Last time I blogged about the four daughters of Robert E. Lee and Mary Anna Randolph Custis Lee. Today I want to share about George Washington Custis Lee, the eldest child of the Lee’s. Known as Custis, this eldest son was born September 16, 1832 at Fort Monroe, Virginia.
Custis was educated at  numerous boarding schools to prepare him to follow in his father’s footsteps. He entered West Point at the age of seventeen and graduated first in his class of forty-six in 1854.
Lee served in the U.S. Army until the spring of 1861 when Virginia seceded from the Union. At that time he resigned from the U.S. Army and was given a commission as Captain in the Confederate army. In August of 1861, Lee became aide-de-camp to Confederate President Jefferson Davis, when he was promoted to the rank of Colonel.

In 1863 Lee was promoted to Brigadier General. During the Battle of Gettysburg, Lee was given command of the troops in Richmond, Va. He did so well that he was given command of Richmond’s eastern defenses at Chaffin’s Bluff, where he remained for the next few months and in 1864 was promoted to Major General.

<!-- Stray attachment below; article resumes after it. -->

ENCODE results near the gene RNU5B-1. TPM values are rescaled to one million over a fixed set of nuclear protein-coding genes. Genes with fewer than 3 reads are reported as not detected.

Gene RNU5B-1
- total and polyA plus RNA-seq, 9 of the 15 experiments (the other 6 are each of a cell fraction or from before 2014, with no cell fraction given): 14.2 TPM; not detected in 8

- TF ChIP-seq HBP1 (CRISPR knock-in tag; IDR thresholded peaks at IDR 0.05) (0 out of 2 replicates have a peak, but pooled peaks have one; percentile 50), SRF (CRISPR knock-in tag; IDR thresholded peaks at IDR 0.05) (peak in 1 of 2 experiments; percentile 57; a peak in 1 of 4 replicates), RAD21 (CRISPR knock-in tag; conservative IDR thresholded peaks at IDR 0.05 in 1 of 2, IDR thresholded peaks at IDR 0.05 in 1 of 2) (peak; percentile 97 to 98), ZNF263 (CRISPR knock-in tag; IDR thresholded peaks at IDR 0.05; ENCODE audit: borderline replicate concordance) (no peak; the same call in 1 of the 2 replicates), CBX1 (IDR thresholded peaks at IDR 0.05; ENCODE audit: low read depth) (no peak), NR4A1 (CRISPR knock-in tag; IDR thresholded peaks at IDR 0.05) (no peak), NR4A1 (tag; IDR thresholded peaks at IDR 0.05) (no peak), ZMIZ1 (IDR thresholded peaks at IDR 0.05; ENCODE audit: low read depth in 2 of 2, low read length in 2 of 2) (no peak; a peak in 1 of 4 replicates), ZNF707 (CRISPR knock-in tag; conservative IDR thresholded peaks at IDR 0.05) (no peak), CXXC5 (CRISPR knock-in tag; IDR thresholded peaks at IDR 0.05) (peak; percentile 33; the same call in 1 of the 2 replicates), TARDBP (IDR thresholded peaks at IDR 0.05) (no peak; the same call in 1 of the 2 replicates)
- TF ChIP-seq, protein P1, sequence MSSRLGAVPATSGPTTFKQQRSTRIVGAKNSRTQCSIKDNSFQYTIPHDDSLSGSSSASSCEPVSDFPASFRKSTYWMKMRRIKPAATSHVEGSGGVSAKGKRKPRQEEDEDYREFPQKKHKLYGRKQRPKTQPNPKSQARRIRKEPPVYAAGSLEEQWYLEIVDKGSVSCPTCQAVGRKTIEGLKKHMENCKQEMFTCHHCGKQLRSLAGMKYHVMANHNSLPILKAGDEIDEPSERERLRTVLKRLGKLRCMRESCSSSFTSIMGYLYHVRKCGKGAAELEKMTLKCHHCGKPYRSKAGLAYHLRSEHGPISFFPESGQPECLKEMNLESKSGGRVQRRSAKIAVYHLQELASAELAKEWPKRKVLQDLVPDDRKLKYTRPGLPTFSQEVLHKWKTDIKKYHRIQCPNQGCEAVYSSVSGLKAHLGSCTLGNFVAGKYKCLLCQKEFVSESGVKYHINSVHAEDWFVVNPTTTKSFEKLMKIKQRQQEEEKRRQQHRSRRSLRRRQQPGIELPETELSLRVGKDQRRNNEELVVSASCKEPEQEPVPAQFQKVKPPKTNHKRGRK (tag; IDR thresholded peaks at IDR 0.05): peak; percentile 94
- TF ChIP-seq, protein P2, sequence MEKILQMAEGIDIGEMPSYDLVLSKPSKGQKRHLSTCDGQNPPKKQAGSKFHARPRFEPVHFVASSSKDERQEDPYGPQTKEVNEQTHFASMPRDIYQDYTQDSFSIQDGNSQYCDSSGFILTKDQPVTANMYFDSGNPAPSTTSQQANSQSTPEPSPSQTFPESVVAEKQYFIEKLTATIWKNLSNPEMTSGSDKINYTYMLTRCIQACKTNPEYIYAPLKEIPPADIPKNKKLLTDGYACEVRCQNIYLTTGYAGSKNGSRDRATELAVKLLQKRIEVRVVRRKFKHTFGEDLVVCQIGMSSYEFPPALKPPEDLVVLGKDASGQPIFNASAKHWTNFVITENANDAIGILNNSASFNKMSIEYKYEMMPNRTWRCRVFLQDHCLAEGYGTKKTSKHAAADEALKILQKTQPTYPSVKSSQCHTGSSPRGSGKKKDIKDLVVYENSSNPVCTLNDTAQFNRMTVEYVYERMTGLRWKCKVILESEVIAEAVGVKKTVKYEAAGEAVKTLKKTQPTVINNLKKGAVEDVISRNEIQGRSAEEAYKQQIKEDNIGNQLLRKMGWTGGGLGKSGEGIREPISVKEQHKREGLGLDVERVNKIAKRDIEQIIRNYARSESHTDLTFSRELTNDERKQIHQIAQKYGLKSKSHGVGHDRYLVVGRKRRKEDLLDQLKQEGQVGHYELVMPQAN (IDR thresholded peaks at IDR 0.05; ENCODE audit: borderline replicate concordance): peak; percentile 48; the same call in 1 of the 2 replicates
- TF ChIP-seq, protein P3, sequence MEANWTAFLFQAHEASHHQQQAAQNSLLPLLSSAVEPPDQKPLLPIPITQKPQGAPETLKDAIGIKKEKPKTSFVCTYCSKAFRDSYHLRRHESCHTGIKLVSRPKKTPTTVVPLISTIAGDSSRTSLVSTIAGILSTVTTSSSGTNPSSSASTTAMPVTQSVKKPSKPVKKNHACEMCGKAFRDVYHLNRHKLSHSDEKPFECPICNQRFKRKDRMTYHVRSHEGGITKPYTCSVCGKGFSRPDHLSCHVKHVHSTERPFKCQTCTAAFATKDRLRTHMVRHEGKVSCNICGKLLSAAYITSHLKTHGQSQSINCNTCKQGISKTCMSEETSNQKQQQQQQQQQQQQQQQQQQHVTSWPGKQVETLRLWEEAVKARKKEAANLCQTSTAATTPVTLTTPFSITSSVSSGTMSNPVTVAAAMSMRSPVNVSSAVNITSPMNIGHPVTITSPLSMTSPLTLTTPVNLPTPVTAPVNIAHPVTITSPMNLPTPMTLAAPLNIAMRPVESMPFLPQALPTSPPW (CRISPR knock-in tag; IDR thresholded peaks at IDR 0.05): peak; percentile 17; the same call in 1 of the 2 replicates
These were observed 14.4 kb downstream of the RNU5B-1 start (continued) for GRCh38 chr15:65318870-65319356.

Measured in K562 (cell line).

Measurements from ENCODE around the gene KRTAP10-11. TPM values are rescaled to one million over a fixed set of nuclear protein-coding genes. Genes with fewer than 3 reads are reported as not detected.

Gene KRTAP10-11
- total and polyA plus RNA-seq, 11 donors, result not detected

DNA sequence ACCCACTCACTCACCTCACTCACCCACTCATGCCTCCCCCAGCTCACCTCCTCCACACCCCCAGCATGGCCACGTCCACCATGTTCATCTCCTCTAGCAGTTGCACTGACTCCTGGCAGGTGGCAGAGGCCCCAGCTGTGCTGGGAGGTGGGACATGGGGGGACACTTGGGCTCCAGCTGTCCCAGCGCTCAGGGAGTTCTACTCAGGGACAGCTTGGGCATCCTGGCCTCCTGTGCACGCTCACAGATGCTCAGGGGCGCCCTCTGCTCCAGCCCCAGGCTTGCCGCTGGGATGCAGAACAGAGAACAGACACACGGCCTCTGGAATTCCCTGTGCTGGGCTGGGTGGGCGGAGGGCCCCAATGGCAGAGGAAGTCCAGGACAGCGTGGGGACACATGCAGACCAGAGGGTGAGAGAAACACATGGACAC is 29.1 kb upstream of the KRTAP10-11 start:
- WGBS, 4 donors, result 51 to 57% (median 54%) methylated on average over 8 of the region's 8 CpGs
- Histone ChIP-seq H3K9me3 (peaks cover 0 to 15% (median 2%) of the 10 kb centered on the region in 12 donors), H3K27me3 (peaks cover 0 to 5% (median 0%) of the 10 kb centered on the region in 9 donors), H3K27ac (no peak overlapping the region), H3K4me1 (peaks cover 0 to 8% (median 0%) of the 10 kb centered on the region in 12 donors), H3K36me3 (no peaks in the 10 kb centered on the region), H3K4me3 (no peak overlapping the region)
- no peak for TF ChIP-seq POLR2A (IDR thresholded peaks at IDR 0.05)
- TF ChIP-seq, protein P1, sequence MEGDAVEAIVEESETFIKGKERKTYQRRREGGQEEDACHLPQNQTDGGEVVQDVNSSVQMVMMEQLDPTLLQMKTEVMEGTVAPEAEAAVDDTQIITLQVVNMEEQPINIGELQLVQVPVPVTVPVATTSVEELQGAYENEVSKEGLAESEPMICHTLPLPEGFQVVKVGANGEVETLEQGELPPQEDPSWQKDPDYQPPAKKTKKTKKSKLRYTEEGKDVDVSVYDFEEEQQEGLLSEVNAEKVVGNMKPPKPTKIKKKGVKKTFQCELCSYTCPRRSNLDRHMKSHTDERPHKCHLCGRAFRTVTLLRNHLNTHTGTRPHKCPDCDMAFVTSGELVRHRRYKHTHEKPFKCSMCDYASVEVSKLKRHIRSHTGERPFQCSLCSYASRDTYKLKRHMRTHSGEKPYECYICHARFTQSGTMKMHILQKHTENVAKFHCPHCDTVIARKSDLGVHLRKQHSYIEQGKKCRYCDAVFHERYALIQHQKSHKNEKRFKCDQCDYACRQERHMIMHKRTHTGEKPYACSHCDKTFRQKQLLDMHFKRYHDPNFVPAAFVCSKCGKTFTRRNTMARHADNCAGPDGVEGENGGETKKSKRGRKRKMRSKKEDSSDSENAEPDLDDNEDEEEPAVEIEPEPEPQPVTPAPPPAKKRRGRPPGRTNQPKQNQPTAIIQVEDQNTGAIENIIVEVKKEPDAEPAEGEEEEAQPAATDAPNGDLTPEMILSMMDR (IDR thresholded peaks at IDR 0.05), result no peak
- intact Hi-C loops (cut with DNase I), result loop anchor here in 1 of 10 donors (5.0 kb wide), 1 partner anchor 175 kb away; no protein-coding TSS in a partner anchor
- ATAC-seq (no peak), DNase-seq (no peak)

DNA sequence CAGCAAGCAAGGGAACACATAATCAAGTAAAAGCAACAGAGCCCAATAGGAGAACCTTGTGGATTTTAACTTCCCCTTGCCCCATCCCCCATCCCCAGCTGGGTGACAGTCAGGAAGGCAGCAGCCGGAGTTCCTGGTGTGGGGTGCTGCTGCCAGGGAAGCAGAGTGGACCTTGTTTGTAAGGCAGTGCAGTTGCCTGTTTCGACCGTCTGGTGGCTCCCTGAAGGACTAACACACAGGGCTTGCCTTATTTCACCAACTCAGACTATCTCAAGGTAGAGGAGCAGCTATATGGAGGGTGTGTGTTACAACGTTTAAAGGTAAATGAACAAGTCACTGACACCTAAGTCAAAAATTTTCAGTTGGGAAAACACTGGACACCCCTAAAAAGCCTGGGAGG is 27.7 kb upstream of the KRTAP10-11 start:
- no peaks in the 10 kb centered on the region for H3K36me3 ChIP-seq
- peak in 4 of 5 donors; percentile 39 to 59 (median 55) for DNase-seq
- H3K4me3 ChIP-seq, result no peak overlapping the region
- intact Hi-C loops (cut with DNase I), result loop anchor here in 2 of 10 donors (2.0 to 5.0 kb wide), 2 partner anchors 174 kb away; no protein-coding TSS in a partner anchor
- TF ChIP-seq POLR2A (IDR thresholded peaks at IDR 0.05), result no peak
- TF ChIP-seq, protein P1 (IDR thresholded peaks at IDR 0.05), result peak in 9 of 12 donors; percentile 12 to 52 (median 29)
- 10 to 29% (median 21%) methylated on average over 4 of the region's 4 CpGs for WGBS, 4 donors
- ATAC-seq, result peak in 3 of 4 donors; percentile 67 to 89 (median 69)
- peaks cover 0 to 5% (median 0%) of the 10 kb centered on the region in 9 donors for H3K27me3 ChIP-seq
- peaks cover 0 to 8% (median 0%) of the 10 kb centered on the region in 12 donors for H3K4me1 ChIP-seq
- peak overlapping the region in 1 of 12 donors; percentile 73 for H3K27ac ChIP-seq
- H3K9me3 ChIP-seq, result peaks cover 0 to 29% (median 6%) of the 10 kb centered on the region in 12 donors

Three days before Robert E. Lee surrendered on April 9, 1865, Custis was captured at Sayler’s Creek. I suppose with the end of the War, he was released as were other prisoners and sent home.
 In late 1865 Lee became a professor at the Virginia Military Institute. He stayed there until the death of his father, at which time he was chosen as the ninth president of Washington and Lee university. He served between 1871 and 1897.
In 1877 Custis Lee sued to regain Arlington House, the Custis-Lee family home. Lee’s case was decided in his favor and he won both the house and the 1100 acres which had become Arlington cemetery.  In 1883 Lee sold Arlington House to the United States Government for $150,000. I did not know that. I had always assumed that the Government had confiscated the house and grounds and had never returned them. That makes me feel better!